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UK plummets down graduate league table

7 September 2010 | last updated: 11 December 2015

A report released today by the Organisation for Economic Co-operation and Development (OECD) reveals that the UK went from having the third highest graduation rate amongst industrialised countries in 2000 to 15th place in 2008*.

In the space of eight years, the UK has been overtaken by Iceland, Poland, the Slovak Republic, the Czech Republic, the Netherlands, Japan, Ireland, Portugal, the US, Sweden, Denmark and Norway. Responding to the Education at a Glance 2010 report, UCU warned that the UK is in danger of being left behind as other countries invest in their universities and students to better compete in the high-skilled global knowledge economy.
The UK is now below the OECD average for graduation rates. In 2000 it was a world leader, nine percentage points above average. The report comes less than a month after record numbers of qualified A-level students were denied a place at university because the coalition government refused to fund sufficient additional places and UCU warned that consigning a generation to the 'scrapheap of inactivity' would have a serious impact on the country's ability to remain a major player on the global stage.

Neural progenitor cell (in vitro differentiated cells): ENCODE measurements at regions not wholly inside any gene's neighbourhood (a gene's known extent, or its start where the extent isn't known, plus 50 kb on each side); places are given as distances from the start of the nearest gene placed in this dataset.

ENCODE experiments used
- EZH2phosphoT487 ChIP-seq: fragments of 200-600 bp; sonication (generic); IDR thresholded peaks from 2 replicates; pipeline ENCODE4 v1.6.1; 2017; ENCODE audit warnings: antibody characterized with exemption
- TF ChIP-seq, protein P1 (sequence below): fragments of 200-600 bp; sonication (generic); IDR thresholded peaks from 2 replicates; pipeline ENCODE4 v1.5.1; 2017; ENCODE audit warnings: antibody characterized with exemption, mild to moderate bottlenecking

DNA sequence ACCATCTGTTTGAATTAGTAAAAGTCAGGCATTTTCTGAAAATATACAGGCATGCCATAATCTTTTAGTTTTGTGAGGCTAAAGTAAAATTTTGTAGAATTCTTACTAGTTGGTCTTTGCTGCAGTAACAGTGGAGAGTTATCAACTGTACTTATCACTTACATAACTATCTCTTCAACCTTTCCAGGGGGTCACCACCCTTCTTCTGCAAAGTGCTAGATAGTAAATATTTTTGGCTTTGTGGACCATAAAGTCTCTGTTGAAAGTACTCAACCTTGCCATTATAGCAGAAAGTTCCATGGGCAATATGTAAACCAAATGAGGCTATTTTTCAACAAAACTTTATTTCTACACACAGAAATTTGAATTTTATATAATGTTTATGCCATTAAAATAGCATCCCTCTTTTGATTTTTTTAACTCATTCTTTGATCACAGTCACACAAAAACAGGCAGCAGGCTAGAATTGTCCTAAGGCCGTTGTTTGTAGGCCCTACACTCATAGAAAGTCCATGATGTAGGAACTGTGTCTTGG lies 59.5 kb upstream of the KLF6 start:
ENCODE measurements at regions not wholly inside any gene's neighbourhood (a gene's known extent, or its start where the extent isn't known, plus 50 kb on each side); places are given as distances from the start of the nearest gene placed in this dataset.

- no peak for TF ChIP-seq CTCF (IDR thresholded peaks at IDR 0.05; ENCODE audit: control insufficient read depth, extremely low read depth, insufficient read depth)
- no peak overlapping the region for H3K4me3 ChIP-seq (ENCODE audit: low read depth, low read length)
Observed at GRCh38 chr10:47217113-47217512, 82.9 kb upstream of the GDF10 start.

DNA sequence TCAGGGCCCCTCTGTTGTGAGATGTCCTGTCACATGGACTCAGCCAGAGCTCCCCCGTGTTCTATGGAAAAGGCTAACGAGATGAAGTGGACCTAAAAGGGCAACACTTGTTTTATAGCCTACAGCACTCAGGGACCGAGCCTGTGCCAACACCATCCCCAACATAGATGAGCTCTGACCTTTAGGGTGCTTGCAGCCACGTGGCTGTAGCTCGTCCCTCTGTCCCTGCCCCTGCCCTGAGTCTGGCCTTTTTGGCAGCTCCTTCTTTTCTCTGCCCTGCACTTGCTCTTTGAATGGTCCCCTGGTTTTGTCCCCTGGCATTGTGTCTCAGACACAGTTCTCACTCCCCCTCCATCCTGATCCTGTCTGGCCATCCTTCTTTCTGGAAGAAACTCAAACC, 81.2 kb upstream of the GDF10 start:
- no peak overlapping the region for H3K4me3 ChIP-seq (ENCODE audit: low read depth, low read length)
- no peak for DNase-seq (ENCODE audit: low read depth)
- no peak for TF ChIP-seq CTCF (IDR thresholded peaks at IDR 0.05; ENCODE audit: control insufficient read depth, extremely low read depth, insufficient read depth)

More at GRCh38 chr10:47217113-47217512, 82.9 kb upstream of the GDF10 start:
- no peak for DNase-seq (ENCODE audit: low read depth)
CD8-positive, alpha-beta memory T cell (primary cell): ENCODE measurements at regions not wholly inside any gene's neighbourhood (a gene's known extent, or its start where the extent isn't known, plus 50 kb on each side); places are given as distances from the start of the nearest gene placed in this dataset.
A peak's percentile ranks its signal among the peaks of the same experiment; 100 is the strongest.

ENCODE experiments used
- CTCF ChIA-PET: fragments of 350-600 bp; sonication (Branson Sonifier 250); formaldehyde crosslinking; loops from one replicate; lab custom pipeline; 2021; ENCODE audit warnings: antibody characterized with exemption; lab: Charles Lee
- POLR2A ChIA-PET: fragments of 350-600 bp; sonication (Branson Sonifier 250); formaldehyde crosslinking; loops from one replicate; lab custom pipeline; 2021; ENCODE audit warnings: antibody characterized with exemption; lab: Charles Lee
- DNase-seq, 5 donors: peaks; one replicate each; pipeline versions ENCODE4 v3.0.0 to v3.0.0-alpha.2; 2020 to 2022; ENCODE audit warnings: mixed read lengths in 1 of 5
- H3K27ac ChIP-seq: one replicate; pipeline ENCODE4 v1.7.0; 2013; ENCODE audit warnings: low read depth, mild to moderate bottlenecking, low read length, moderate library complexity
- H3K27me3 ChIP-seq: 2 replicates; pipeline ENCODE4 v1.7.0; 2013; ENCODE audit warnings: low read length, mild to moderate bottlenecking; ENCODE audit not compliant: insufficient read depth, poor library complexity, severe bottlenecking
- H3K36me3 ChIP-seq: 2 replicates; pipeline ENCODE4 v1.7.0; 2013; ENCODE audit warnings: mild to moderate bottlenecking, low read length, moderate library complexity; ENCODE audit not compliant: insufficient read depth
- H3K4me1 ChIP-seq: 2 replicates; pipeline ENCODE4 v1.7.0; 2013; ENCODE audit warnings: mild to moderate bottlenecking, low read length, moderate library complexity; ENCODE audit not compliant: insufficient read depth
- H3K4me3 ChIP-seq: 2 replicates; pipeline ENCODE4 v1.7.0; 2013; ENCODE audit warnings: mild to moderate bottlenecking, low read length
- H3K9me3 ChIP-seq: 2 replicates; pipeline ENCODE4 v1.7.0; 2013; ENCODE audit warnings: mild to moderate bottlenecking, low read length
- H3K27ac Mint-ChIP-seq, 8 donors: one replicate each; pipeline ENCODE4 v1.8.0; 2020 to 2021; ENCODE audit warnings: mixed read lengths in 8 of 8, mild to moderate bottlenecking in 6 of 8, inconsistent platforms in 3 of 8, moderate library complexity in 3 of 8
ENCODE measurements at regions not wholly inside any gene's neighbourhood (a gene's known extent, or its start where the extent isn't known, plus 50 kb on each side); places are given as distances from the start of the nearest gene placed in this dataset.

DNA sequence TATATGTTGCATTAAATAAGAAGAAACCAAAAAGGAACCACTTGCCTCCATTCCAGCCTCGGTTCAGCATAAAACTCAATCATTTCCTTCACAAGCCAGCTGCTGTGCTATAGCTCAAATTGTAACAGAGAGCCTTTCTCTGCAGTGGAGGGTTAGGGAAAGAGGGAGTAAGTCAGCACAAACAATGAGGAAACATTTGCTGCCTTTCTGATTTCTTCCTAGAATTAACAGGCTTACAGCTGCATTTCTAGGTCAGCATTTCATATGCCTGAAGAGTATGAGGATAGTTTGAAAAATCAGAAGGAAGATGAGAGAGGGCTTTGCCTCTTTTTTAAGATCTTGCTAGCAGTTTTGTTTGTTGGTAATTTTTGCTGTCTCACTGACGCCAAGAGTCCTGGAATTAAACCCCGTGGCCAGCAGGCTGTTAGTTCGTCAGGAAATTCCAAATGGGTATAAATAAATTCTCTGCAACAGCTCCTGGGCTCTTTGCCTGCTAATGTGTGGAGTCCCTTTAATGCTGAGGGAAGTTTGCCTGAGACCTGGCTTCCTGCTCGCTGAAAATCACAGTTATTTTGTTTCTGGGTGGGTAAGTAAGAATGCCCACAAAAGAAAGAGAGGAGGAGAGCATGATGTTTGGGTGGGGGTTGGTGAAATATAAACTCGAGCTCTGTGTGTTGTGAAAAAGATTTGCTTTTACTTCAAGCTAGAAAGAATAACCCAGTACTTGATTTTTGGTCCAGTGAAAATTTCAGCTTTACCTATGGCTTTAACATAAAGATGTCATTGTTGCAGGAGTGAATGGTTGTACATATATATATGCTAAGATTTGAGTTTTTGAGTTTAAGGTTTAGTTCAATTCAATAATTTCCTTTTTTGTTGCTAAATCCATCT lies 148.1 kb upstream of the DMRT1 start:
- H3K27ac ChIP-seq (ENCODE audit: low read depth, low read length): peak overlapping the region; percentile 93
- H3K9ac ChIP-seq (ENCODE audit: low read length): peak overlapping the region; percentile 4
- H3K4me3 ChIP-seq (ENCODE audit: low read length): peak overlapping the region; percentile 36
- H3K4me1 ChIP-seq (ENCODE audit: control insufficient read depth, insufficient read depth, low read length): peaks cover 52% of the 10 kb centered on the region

The report says that 'labour market demand for highly qualified workers has grown significantly and countries with high graduation rates at the tertiary level are also those most likely to develop or maintain a highly skilled labour force'**. UCU pointed to the example of America, where Barack Obama has pledged that by 2020 the US will have the highest proportion of university graduates in the world^.
Key findings from report:

  • In 2000 the UK had the third highest graduation rate (37%), along with Denmark and Norway; only Finland (41%) and New Zealand (50%) were higher.
  • In 2008 the UK had the 15th highest graduation rate (34.9%) and has been overtaken by countries such as Poland and the Slovak Republic
  • In 2000 the UK (37%) was nine percentage points higher than the OECD average (28%)
  • In 2008 the UK (35%) was three percentage points below the OECD average (38%)

UCU general secretary, Sally Hunt, said: 'Today's report shows a worrying decline in the UK's standing in the world of education. We have plummeted down the graduate league table, going from a major player to a relegation candidate in less than a decade. The coalition government's refusal to fund sufficient university places this summer will come back to haunt us.

'Unless urgent and decisive action is taken to reverse the punitive cuts planned for further and higher education then the situation is going to get much worse. Other countries are preparing to play a leading role in the new knowledge economy while we risk consigning a generation to the scrapheap of inactivity and being left behind.'


*Table A3.2, page 69, OECD Education at a Glance 2010
**Page 60, OECD, Education at a Glance 2010